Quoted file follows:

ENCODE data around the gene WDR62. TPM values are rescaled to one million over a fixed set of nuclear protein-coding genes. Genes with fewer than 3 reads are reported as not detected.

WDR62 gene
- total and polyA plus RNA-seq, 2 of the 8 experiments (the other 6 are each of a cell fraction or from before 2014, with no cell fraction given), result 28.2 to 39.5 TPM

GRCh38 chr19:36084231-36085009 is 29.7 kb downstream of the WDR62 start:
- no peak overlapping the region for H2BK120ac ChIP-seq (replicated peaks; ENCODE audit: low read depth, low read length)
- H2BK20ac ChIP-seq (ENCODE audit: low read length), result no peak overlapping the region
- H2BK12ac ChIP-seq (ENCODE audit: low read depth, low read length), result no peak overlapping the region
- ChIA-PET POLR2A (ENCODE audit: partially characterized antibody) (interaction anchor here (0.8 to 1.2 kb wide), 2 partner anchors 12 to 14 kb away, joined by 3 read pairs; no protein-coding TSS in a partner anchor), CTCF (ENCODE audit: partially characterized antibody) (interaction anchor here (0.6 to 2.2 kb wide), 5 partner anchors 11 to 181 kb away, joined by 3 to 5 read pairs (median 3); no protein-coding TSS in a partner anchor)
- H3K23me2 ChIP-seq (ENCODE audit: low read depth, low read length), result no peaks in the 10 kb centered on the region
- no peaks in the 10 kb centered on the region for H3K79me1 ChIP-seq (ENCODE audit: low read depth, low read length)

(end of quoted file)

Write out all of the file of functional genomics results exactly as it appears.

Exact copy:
ENCODE data around the gene WDR62. TPM values are rescaled to one million over a fixed set of nuclear protein-coding genes. Genes with fewer than 3 reads are reported as not detected.

WDR62 gene
- total and polyA plus RNA-seq, 2 of the 8 experiments (the other 6 are each of a cell fraction or from before 2014, with no cell fraction given), result 28.2 to 39.5 TPM

GRCh38 chr19:36084231-36085009 is 29.7 kb downstream of the WDR62 start:
- no peak overlapping the region for H2BK120ac ChIP-seq (replicated peaks; ENCODE audit: low read depth, low read length)
- H2BK20ac ChIP-seq (ENCODE audit: low read length), result no peak overlapping the region
- H2BK12ac ChIP-seq (ENCODE audit: low read depth, low read length), result no peak overlapping the region
- ChIA-PET POLR2A (ENCODE audit: partially characterized antibody) (interaction anchor here (0.8 to 1.2 kb wide), 2 partner anchors 12 to 14 kb away, joined by 3 read pairs; no protein-coding TSS in a partner anchor), CTCF (ENCODE audit: partially characterized antibody) (interaction anchor here (0.6 to 2.2 kb wide), 5 partner anchors 11 to 181 kb away, joined by 3 to 5 read pairs (median 3); no protein-coding TSS in a partner anchor)
- H3K23me2 ChIP-seq (ENCODE audit: low read depth, low read length), result no peaks in the 10 kb centered on the region
- no peaks in the 10 kb centered on the region for H3K79me1 ChIP-seq (ENCODE audit: low read depth, low read length)